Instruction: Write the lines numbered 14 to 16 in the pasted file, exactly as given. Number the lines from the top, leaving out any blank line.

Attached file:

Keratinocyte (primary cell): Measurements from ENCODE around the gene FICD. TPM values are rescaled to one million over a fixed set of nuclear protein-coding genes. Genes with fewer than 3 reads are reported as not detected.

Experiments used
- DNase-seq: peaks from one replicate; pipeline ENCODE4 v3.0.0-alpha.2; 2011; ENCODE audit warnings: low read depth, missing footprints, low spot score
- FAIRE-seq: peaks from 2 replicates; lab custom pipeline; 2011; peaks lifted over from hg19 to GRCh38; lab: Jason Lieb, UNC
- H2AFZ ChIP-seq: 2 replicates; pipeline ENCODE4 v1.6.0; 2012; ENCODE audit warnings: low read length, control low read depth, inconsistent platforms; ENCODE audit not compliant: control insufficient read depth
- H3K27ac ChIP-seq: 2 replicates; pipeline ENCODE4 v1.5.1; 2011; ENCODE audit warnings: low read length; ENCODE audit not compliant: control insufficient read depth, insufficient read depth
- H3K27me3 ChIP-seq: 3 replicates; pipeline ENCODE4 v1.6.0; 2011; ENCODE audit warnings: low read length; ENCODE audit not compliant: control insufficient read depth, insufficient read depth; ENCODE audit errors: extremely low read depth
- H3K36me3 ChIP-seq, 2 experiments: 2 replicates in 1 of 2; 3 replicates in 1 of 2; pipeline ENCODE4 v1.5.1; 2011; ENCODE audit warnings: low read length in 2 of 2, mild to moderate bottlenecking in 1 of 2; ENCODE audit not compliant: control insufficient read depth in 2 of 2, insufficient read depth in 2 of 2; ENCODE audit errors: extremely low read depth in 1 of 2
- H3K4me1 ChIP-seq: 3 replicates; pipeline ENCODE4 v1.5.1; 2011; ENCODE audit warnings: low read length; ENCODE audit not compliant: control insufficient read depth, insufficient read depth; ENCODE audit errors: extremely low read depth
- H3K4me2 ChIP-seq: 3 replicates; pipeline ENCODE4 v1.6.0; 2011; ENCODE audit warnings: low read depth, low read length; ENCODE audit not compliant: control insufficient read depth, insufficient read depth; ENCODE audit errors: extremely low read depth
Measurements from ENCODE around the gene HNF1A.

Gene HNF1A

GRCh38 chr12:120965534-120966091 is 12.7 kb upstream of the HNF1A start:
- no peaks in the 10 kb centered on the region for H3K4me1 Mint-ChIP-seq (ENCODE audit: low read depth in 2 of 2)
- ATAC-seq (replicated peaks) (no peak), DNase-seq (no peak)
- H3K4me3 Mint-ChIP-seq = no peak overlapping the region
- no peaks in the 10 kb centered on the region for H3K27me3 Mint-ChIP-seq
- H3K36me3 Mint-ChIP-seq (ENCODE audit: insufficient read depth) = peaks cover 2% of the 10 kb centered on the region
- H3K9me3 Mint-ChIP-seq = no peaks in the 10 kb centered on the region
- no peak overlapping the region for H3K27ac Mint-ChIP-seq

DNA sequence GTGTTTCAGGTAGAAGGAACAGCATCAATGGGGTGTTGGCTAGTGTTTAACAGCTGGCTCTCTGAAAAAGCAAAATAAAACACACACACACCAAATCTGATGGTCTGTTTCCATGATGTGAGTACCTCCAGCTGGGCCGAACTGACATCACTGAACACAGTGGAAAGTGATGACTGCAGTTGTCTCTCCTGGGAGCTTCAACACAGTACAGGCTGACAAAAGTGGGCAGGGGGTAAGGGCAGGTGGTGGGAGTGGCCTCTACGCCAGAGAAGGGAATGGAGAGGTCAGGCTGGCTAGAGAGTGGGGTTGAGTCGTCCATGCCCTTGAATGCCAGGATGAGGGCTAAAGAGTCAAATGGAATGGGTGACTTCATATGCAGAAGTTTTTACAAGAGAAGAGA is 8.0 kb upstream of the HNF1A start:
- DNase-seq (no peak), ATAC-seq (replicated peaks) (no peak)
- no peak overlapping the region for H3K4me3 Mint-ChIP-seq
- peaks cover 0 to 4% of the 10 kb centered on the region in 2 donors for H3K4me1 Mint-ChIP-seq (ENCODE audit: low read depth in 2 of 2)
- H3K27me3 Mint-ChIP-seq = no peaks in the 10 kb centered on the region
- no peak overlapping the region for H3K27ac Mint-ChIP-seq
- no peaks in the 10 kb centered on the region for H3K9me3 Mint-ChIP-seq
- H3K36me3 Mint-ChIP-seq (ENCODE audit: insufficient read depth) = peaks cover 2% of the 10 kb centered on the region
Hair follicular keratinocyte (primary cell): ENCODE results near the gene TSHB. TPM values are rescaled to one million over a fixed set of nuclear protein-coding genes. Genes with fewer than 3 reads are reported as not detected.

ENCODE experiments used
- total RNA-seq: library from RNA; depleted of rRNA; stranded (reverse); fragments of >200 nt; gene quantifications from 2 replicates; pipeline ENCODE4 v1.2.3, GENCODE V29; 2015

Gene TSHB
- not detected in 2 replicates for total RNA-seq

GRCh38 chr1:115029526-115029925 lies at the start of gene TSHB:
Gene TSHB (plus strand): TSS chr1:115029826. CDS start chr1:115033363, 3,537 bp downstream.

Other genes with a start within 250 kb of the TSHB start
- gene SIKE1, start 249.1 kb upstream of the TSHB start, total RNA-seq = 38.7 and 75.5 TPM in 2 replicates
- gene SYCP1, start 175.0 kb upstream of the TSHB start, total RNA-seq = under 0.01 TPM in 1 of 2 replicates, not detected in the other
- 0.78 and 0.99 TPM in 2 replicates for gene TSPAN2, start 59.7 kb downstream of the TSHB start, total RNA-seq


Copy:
- no peaks in the 10 kb centered on the region for H3K4me1 Mint-ChIP-seq (ENCODE audit: low read depth in 2 of 2)
- ATAC-seq (replicated peaks) (no peak), DNase-seq (no peak)
- H3K4me3 Mint-ChIP-seq = no peak overlapping the region